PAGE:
A magnetic solar ‘heartbeat’ beats deep down in the Sun’s interior, generating energy that leads to solar flares and sunspots.
Solar flares and sunspots
A solar flare is a large energy release in the form of a sudden brightening of the surface or the solar limb. The flare ejects clouds of electrons, ions, and atoms through the corona of the sun into space. The frequency of solar flares varies from several each day (when the star is active) to less than one a week. Solar flares were first observed on the Sun by Richard Christopher Carrington and independently by Richard Hodgson in 1859, and since then they were observed on other stars.
Sunspots are temporary phenomena on the sun’s surface which appear as dark spots compared to surrounding regions. Basically, whenever certain conditions are met, intense magnetic activity inhibits the convection currents which typically occur in the Sun. This results in an area which is significantly cooler than its surrounding region. They usually appear as pairs, with each sunspot having the opposite magnetic pole than the other.
Modelling the Sun
A new supercomputer simulation, described in the April 4 edition of the journal Science, probes the sun’s periodic magnetic field reversals. According to this model, a solar cycle 4 times longer than the 11 year sunspot cycle governs the level of solar activity. Being able to create a model that fits the actual data so well and creates such a regular pattern is remarkable, astrophysicists say.
Modelling the Sun has always been a problematic issue; turbulence occurs both at small and large scales, and even though big ones are relatively easy to model with today’s technology, small scale turbulences are much harder to figure out – but they’re just as important in understanding how fluid propagates.
Whenever a vortex is formed on the surface of the Sun, the energy dissipates into smaller and smaller whirpool shapes, called vortices. You can test this out yourselves, by swirling your hand in the bathtub. The movement will break up into smaller ones, which will subsequently break off into smaller ones, and so on. However, on the surface of the Sun, which is ~1 million times larger than that of the Earth, dissipation takes place at a scale of tens of meters. Of course, judging by scale, these features are much too small to be taken into account by any model.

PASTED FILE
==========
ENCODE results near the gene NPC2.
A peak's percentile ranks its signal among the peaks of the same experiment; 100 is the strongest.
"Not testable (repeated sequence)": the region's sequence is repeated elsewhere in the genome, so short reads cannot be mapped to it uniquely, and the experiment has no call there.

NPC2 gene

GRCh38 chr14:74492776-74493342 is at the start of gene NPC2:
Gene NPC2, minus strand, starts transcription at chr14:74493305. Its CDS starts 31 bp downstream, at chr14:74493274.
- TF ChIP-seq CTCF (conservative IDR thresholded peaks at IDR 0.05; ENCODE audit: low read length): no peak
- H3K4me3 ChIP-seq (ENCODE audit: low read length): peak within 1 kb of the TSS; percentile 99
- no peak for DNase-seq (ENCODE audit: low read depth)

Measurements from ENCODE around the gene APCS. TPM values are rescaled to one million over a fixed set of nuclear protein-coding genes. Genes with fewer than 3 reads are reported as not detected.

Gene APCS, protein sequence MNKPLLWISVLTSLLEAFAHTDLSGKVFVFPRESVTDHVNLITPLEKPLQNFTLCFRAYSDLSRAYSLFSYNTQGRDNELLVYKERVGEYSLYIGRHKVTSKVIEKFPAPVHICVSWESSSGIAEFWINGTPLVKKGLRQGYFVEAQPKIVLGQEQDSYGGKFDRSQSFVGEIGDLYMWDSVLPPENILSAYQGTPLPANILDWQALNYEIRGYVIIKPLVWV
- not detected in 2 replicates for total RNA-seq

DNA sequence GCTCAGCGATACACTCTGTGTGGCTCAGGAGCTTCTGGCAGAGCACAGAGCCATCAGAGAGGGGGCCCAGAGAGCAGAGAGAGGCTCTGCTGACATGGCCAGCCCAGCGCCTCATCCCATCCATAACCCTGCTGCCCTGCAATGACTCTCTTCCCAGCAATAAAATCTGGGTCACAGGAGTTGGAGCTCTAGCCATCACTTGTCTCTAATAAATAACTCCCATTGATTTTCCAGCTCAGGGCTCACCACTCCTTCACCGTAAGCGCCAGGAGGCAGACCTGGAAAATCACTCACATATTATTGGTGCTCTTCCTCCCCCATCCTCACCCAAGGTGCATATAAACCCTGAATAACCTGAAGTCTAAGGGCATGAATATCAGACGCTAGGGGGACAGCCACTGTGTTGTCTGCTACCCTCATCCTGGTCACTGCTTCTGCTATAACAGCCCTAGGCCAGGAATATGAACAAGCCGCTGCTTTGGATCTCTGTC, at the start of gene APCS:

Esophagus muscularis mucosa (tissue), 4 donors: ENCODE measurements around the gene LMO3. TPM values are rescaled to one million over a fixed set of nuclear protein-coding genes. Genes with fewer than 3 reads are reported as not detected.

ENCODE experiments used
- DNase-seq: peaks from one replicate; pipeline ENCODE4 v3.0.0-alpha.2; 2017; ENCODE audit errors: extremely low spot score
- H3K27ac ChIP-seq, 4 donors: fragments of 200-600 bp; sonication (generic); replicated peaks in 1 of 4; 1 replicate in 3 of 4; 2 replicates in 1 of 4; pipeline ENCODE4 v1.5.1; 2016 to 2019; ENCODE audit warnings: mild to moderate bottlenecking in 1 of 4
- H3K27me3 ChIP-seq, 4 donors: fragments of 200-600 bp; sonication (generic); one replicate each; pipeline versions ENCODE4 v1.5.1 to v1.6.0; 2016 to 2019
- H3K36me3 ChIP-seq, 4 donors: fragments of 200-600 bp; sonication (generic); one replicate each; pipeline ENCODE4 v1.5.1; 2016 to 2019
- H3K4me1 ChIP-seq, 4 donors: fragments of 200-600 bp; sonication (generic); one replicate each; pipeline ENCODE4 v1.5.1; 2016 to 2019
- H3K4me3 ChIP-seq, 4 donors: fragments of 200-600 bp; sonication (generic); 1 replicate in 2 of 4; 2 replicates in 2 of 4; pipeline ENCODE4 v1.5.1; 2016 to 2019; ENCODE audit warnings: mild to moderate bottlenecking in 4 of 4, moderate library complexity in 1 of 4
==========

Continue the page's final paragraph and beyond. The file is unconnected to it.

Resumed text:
“There’s no way we can capture that in a simulation,” Charbonneau explained.
When conducitng such approximations for models, the resolution goes to about 10 kilometers – this insufficient resolution gradually creates an energy build up that “blows up” the model before running too lon.
Stopping the “blow up”
Co-author Piotr Smolarkiewicz of the European Centre for Medium-Range Weather Forecasts, focuses his work on meteorology rather than astronomy. His input was decisive, because the same turbulence principles apply to both fields.
His team used supercomputers at the University of Montreal that are linked to Calcul Québec, a network of large computers used across the province of Quebec. Trying to find a workaround the blow up problem, they created a model that dissipates the energy just as the collapse is about to happen.
“It’s not easy to do in a fluid system like that. If you start removing energy too quick, you will affect the global dynamics of the system,” Charbonneau said.
The model isn’t perfect, but it’s definitely a big step forward.
“There’s a link between convective energy transport and the magnetic cycle, and you can measure that through going through the simulation and pulling out the flows, the primary variables,” Charbonneau said. “Once you have a magnetic cycle that builds up and develops in the simulation,” he added, “you can analyze how that affects convective transport and the sun’s luminosity.”
Was this helpful?